This Thursday will be the fourth infusion since I have returned from France. During the 3 weeks since my most recent infusion, my immune system has gotten less and less happy. Suffice it to say that for the last 3 weeks I’ve had all kinds of skin problems that haven’t been this bad in a year. I won’t subject you to the gory details.

Now on to today. Didn’t sleep well last night. Never do when my immune system is struggling this hard. I consider it to be one of fate’s cruel jokes, and will have a word about this with God when I die. Woke up about 8:00 and couldn’t get up. Went back to sleep. Woke up at 9:00 and still couldn’t get up. Repeat. Woke up at 10:00, let the dog out of her crate so my husband could feed her breakfast and decided that standing up was literally too difficult for my body to handle right then, so lay back down. Had an interesting conversation with my body about how I would really, really appreciate it if it would work a little better for me today because it was (is) my birthday and I felt so crappy that I hadn’t even remembered it was my birthday until my husband said “Happy Birthday” when I woke up. My body and I went back and forth with this conversation until 11:00, at which point my 88 year old mom called me on face time to wish me happy birthday. Her first face time call ever. She saw that I was still in bed and was white as a sheet, so this was her first sentence all at once, “Happy birthday dear oooohhhhhhhh you’re not doing well.” “No mom, I’m not, unfortunately.” We talked briefly and then hung up. I was hungry by then and so that necessitated that I get up to fix and eat breakfast. Then had a lovely phone conversation with a friend who also called to wish me happy birthday, but had to cut it short because I needed to move from the sitting up position to the laying down position again. Got up after awhile, took a shower and ate some lunch. Then went to my therapy appointment where I proceeded to cry while I talked about the fact that I have this darned immune deficiency, the skin on my feet won’t even stay together like it does on any semi normal person, and I really, really don’t feel well. I rarely allow myself to do that, but today it just felt overwhelming. I’m glad I did, though, because it actually made me feel better than I had all day. So I stopped by Trader Joe’s for some lettuce and bought some irises as well because I love irises. I came home, turned on the sprinklers briefly, put the irises in a vase, and then sat down to write this post, hoping writing this would make me feel better still. The jury is still out on that. Tried to make this paragraph somewhat humorous because humor is one of my coping strategies, and because I didn’t want this post to be so depressing that no one would read it. The jury is still out on that as well.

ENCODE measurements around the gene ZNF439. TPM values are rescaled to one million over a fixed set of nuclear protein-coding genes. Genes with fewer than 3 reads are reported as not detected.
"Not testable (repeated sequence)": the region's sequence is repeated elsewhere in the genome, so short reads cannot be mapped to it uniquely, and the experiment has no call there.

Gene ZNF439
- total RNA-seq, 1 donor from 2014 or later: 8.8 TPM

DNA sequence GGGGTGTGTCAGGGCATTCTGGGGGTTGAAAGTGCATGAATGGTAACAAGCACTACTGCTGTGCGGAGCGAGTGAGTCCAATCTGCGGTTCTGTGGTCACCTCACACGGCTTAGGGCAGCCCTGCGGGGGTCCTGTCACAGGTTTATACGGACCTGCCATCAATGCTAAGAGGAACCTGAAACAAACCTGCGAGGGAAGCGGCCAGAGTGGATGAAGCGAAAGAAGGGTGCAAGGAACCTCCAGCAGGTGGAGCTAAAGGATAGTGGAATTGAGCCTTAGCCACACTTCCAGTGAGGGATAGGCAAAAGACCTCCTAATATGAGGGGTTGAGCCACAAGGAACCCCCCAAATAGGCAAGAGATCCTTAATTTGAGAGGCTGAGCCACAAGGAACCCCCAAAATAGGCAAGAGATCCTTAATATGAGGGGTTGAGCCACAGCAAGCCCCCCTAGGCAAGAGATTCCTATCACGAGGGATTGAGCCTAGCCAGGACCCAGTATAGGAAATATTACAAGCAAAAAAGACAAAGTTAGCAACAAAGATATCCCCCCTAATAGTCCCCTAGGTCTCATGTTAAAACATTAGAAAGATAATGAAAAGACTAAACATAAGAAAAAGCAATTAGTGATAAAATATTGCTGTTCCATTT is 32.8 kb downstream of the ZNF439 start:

My therapist suggested that I postpone my birthday until the weekend. I think that is a really good idea, especially since we have theater tickets for Saturday night. Hopefully I’ll feel well enough to use them.